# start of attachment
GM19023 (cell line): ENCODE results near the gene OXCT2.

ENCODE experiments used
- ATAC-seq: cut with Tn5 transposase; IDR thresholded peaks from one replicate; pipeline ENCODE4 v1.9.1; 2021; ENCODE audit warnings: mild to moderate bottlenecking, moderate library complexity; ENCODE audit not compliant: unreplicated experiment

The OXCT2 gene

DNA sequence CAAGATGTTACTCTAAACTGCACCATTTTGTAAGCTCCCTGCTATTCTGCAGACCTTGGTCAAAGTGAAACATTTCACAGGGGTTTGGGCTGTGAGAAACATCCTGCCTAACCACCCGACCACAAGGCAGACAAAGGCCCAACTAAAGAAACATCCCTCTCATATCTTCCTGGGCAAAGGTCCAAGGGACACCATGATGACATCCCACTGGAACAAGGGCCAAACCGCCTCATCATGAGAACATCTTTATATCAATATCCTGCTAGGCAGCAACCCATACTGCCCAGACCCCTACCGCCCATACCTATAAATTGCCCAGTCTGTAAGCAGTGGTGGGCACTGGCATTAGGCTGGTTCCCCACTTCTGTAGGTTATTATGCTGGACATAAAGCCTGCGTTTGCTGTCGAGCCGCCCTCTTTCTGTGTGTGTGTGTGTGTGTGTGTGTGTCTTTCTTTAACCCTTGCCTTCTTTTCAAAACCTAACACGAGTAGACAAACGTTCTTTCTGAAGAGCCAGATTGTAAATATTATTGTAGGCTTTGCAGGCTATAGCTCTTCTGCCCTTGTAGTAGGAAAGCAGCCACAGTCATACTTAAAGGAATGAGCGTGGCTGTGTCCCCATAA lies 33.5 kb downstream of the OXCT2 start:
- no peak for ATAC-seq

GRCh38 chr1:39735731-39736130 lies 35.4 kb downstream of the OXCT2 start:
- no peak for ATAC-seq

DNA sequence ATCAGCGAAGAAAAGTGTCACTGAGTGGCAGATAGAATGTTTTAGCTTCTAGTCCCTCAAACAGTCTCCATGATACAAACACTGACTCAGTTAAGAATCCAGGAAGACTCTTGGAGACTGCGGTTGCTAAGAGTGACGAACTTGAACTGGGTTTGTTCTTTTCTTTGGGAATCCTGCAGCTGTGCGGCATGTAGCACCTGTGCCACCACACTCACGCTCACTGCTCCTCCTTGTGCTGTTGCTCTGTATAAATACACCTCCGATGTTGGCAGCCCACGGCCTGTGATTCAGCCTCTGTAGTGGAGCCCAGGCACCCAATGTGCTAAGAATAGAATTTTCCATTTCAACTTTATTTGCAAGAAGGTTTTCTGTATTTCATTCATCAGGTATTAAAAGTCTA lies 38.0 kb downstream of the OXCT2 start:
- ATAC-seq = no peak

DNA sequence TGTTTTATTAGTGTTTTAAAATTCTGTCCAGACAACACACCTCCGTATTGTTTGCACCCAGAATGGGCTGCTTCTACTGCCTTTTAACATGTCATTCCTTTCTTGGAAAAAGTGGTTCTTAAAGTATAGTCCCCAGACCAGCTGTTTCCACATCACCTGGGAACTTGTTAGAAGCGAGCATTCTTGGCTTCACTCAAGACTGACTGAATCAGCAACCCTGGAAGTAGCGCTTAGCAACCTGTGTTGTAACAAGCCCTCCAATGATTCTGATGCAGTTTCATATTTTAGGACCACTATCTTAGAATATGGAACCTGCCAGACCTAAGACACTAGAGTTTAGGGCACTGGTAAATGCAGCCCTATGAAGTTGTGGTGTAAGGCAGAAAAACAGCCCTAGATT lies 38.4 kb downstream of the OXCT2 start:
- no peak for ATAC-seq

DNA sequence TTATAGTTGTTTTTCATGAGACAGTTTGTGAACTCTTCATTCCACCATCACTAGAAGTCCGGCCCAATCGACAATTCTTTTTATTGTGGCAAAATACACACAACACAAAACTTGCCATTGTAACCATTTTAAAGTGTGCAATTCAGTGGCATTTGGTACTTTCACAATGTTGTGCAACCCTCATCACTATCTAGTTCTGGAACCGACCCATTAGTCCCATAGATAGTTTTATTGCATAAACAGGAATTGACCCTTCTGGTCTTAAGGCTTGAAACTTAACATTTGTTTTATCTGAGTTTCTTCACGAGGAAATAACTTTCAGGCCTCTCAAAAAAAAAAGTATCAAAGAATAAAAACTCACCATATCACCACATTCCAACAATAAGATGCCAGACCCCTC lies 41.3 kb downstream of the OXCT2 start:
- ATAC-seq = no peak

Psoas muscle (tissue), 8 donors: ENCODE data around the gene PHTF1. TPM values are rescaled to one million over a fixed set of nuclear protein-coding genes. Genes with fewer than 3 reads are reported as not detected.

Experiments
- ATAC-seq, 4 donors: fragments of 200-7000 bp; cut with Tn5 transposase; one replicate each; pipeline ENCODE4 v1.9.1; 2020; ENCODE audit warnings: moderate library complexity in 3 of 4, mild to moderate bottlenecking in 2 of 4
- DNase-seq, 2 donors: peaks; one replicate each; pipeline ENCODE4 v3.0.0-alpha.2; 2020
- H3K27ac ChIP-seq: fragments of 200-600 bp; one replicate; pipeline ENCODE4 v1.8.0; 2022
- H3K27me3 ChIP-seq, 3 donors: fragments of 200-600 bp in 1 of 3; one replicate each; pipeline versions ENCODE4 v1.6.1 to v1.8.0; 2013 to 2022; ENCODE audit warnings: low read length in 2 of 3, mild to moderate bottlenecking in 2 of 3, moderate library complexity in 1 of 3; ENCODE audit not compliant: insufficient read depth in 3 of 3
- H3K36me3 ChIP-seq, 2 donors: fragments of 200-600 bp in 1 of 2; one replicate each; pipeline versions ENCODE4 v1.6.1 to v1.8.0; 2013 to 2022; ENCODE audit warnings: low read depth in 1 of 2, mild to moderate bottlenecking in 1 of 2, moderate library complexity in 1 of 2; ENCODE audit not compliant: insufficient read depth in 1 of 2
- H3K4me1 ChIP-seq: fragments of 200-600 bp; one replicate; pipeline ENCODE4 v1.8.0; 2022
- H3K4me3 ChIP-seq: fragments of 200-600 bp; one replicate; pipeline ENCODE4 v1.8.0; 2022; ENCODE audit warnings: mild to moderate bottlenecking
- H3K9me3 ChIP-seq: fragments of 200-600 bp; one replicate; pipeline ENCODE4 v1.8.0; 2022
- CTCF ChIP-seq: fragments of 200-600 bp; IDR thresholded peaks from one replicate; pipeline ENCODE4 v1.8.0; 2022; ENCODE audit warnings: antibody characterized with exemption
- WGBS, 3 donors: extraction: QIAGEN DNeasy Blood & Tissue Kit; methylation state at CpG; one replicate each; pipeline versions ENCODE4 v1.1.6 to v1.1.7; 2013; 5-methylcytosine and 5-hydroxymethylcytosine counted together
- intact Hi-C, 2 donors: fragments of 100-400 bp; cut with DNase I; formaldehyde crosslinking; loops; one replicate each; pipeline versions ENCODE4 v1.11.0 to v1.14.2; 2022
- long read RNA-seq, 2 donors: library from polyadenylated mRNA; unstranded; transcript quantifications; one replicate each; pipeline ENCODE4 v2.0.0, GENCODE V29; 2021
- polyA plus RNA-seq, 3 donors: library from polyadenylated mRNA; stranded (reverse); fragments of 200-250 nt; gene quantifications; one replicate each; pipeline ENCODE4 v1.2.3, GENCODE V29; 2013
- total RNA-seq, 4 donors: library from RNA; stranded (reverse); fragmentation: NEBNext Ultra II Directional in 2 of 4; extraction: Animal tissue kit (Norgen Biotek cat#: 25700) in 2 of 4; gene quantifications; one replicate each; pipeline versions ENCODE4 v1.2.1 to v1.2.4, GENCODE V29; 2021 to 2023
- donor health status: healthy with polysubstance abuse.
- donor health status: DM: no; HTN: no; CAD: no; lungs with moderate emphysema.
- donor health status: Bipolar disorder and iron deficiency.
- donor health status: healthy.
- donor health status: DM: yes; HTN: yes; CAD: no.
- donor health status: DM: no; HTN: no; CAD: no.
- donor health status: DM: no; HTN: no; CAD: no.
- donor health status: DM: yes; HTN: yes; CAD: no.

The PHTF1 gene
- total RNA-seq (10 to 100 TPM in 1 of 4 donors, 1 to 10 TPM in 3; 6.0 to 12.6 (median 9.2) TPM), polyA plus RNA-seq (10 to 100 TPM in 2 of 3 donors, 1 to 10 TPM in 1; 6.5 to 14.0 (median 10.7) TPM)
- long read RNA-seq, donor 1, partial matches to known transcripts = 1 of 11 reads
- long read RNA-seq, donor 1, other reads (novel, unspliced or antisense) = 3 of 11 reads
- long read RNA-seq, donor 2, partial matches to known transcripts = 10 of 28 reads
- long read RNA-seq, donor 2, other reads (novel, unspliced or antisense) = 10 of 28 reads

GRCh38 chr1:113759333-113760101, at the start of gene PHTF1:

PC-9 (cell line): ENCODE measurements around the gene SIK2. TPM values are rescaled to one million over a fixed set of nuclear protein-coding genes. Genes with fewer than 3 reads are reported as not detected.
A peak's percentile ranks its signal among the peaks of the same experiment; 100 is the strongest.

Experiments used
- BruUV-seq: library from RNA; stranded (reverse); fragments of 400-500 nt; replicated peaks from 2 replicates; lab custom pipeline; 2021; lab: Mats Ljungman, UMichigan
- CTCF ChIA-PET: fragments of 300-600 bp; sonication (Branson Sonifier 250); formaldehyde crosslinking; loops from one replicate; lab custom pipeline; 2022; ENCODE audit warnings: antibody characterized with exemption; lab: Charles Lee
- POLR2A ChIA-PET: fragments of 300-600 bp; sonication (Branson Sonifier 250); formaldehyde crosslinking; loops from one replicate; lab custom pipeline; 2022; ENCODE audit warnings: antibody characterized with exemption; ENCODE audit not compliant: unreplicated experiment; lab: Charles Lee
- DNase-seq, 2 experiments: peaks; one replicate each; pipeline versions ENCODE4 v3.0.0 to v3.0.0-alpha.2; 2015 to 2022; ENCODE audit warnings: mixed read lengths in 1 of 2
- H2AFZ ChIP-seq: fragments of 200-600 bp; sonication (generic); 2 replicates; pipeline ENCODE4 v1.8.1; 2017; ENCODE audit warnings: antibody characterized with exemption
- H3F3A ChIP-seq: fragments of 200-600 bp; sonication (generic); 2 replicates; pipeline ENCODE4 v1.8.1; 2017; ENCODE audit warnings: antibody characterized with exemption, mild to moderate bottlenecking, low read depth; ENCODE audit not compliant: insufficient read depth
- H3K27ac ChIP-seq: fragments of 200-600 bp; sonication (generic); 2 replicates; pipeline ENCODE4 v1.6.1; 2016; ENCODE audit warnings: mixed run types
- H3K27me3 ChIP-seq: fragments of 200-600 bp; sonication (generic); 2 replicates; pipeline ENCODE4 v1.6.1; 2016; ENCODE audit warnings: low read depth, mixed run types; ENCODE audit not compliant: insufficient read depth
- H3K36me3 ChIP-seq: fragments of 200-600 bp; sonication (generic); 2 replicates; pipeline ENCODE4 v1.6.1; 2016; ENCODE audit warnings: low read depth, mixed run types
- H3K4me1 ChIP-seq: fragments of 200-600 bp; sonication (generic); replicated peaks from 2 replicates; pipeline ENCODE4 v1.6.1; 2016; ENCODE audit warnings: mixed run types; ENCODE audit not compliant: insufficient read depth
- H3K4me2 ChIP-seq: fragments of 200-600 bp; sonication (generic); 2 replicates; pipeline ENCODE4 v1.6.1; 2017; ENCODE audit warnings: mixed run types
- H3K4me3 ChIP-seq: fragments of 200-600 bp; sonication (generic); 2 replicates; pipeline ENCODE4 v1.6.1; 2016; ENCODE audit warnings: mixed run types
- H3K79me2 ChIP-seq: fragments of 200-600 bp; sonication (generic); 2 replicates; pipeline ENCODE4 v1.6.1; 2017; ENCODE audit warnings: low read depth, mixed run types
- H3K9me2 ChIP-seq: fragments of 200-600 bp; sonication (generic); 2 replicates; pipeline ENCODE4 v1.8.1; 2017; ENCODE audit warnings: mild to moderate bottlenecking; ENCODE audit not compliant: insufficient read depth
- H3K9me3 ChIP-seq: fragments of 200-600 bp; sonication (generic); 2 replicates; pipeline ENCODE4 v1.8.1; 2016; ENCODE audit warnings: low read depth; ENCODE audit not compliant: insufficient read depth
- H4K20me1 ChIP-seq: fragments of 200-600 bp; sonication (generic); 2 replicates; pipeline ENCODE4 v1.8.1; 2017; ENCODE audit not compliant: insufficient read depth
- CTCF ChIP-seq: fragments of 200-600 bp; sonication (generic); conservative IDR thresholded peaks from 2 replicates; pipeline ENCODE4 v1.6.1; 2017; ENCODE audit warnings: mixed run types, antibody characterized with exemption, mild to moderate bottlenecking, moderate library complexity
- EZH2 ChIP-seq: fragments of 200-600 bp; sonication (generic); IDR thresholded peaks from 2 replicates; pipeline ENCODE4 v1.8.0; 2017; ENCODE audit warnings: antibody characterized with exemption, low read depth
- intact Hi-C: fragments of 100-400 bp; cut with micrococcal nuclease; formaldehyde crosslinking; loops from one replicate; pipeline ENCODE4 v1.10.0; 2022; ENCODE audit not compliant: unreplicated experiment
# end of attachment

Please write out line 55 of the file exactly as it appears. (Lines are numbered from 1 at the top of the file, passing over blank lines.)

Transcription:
- H3K27ac ChIP-seq: fragments of 200-600 bp; sonication (generic); 2 replicates; pipeline ENCODE4 v1.6.1; 2016; ENCODE audit warnings: mixed run types